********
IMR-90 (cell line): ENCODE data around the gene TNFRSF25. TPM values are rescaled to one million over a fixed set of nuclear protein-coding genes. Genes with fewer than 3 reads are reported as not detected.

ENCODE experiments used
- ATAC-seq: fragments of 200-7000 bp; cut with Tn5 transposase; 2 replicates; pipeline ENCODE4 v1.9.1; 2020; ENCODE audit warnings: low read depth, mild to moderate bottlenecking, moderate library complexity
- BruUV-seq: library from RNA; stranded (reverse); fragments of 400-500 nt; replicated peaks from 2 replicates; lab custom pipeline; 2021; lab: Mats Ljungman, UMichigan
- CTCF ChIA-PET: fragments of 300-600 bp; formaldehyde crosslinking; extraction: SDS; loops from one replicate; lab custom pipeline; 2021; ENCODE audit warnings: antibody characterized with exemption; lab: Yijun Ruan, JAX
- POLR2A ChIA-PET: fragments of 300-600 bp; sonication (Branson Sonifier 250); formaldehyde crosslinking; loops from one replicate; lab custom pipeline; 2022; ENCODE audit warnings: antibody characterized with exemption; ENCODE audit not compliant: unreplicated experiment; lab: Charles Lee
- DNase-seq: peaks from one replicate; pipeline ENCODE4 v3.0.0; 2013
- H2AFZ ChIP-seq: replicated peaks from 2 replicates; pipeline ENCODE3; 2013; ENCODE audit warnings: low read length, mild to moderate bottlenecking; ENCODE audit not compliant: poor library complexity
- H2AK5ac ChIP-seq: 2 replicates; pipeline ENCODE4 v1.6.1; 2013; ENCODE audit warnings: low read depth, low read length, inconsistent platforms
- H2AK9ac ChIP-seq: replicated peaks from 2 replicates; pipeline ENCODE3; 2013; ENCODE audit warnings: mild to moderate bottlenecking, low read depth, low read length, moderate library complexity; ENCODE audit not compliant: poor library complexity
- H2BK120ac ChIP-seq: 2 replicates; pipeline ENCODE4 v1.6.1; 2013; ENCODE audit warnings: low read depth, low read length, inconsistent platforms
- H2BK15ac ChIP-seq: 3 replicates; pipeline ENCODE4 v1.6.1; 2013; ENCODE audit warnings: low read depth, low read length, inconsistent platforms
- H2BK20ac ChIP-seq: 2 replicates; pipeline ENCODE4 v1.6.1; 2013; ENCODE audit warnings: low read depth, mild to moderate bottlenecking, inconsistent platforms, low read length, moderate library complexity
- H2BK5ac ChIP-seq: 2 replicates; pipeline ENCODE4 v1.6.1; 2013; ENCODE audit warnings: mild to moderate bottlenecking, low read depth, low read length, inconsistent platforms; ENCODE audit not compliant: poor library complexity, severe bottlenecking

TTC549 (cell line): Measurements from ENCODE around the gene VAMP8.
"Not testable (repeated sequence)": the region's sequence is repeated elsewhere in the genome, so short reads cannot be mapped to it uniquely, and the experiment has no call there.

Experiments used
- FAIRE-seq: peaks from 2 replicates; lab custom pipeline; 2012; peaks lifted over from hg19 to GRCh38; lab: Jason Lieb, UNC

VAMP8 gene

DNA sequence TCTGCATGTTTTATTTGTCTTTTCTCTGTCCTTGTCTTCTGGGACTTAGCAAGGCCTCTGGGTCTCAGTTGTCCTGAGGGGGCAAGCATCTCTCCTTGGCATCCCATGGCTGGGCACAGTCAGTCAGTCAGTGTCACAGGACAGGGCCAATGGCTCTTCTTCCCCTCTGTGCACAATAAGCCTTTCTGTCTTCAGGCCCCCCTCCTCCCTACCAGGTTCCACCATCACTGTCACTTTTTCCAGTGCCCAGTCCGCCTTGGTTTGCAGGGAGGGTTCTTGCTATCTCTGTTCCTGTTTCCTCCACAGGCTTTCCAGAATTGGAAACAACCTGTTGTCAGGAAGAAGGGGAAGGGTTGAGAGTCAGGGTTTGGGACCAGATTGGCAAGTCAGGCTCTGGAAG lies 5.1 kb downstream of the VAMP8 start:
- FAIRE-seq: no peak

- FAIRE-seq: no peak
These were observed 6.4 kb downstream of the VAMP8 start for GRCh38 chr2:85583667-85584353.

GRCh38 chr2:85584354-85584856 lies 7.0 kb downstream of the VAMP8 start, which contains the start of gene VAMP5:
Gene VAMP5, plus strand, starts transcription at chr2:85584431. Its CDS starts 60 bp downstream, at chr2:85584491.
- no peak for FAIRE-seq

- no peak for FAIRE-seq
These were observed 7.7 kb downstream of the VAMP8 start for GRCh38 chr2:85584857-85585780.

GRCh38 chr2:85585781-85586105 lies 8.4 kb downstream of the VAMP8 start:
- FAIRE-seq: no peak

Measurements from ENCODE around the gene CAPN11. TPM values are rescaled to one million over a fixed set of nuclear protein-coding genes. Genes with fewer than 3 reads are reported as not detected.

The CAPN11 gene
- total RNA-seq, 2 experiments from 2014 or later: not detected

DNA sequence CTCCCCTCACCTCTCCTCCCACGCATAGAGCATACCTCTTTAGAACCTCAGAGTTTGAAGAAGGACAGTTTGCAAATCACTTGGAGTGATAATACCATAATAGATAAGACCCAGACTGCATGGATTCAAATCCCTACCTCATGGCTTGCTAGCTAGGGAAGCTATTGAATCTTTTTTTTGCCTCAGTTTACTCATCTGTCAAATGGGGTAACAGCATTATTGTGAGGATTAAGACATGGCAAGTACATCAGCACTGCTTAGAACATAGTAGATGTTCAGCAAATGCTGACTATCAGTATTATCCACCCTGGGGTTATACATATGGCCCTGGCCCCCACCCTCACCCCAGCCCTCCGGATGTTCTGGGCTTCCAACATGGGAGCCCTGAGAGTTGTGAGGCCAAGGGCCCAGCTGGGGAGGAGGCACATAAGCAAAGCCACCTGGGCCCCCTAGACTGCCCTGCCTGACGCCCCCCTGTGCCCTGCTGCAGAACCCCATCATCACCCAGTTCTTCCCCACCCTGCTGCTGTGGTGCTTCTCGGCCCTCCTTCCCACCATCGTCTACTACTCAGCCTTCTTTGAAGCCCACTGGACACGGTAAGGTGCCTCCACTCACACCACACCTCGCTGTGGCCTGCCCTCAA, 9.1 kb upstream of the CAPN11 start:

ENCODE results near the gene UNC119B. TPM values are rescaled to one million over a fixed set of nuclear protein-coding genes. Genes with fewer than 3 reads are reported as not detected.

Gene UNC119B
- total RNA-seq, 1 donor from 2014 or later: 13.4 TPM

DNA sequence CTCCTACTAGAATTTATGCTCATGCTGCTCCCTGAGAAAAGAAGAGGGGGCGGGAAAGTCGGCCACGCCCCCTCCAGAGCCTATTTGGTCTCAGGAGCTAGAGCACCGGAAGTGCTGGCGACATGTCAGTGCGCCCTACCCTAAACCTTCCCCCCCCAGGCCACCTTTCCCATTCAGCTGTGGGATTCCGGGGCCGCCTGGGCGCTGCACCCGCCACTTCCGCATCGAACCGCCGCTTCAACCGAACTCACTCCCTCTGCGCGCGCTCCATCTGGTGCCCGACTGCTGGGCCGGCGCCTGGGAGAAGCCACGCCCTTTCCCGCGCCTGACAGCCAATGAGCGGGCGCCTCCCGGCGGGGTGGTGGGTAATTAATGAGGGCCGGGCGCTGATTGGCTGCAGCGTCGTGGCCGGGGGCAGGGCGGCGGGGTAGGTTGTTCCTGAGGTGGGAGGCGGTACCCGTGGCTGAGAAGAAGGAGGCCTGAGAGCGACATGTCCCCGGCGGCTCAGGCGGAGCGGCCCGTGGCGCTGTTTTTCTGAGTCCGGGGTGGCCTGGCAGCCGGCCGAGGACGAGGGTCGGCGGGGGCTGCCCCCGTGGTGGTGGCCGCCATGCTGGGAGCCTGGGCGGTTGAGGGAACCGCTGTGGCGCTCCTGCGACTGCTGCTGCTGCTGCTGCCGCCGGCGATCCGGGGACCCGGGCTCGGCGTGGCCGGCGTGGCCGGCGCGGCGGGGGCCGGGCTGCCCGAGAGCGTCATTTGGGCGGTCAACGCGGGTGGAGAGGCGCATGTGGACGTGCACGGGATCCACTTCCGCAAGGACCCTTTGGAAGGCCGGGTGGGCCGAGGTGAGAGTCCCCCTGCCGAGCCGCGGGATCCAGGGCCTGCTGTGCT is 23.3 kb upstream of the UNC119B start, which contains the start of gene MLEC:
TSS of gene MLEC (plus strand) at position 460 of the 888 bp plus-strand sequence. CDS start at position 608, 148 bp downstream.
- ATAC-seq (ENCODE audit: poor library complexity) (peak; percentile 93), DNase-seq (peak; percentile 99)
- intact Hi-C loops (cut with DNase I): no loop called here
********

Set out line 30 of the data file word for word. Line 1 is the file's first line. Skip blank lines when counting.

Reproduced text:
- FAIRE-seq: no peak